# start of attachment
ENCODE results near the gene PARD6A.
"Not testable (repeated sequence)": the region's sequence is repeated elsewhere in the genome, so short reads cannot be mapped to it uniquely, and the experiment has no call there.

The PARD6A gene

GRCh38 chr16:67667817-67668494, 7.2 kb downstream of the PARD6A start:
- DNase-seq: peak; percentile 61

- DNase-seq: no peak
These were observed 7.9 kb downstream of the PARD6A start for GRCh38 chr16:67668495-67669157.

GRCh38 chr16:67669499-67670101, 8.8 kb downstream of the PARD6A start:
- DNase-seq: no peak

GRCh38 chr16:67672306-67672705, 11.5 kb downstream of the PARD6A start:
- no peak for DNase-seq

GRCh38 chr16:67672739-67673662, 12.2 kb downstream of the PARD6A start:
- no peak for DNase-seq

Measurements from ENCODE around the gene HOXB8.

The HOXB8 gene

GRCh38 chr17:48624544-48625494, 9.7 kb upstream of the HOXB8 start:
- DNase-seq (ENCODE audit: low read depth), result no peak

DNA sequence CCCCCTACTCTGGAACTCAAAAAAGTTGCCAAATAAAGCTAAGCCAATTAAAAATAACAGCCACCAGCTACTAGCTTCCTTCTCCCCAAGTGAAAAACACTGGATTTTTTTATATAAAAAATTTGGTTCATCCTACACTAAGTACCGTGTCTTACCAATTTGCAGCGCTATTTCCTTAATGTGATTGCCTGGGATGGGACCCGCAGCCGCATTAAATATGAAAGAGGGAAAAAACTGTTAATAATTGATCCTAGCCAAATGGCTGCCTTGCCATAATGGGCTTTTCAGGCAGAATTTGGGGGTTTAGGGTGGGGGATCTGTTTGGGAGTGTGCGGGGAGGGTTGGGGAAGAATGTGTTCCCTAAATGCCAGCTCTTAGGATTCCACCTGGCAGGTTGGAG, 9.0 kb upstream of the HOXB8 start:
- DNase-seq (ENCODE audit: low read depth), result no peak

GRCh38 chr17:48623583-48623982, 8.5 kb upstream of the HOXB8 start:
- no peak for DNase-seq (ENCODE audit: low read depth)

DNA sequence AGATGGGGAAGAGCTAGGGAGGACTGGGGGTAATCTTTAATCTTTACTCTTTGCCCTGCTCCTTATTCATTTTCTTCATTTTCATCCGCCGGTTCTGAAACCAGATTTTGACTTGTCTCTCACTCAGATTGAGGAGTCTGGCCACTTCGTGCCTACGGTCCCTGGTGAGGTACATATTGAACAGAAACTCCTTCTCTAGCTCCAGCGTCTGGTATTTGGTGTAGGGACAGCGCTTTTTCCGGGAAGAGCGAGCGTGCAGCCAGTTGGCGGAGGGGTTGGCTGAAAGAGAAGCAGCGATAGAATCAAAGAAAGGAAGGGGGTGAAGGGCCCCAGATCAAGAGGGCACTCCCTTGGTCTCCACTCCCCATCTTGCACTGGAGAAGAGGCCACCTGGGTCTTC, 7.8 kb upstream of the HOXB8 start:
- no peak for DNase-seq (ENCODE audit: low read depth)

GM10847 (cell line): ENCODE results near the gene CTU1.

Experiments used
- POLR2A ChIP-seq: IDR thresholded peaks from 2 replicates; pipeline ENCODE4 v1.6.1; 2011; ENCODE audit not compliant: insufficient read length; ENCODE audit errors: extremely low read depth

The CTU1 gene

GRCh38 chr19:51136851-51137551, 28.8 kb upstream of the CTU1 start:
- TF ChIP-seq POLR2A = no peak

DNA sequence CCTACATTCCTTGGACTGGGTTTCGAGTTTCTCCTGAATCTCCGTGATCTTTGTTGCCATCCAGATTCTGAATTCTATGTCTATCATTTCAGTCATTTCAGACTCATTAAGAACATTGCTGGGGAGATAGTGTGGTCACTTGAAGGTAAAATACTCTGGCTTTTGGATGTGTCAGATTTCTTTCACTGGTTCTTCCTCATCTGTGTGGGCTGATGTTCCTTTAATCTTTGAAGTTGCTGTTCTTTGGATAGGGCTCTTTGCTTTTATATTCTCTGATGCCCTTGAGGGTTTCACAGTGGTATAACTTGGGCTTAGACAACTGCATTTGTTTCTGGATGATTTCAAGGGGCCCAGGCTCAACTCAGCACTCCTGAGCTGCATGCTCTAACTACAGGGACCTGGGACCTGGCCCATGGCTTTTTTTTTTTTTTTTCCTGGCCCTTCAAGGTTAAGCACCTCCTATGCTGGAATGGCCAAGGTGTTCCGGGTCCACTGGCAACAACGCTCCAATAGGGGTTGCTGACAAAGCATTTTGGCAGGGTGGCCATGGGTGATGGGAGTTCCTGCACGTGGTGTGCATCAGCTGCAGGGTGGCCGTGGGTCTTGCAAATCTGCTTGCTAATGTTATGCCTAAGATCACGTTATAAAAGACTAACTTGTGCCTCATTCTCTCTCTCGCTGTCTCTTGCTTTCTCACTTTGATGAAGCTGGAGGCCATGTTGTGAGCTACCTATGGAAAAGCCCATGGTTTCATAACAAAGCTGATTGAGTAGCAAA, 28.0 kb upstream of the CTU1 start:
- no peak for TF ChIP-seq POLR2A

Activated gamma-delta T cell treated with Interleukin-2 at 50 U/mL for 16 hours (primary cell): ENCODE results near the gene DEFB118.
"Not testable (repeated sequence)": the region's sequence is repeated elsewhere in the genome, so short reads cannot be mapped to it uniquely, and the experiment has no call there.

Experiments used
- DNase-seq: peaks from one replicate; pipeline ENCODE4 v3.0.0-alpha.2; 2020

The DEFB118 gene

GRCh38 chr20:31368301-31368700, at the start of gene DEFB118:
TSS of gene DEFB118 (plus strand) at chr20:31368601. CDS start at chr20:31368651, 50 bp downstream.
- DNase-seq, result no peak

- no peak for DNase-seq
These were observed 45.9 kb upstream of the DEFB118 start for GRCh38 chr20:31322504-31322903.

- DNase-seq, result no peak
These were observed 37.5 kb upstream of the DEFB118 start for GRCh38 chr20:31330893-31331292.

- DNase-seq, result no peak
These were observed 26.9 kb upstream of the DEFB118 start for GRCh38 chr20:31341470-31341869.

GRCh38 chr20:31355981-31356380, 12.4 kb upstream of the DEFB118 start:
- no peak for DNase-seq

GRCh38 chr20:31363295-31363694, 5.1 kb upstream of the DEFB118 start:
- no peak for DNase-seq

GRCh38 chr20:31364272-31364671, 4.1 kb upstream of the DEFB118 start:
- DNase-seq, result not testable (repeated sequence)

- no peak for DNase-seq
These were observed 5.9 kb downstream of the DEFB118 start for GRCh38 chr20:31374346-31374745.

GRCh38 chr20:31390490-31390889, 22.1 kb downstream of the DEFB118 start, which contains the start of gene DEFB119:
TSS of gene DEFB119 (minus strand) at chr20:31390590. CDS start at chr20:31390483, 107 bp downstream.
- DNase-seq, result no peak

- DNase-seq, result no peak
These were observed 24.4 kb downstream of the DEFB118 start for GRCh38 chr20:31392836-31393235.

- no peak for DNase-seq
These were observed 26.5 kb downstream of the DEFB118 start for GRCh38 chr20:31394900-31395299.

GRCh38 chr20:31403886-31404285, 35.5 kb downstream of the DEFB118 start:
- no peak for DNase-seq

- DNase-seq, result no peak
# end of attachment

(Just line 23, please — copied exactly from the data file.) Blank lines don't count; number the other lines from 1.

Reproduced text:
- no peak for DNase-seq (ENCODE audit: low read depth)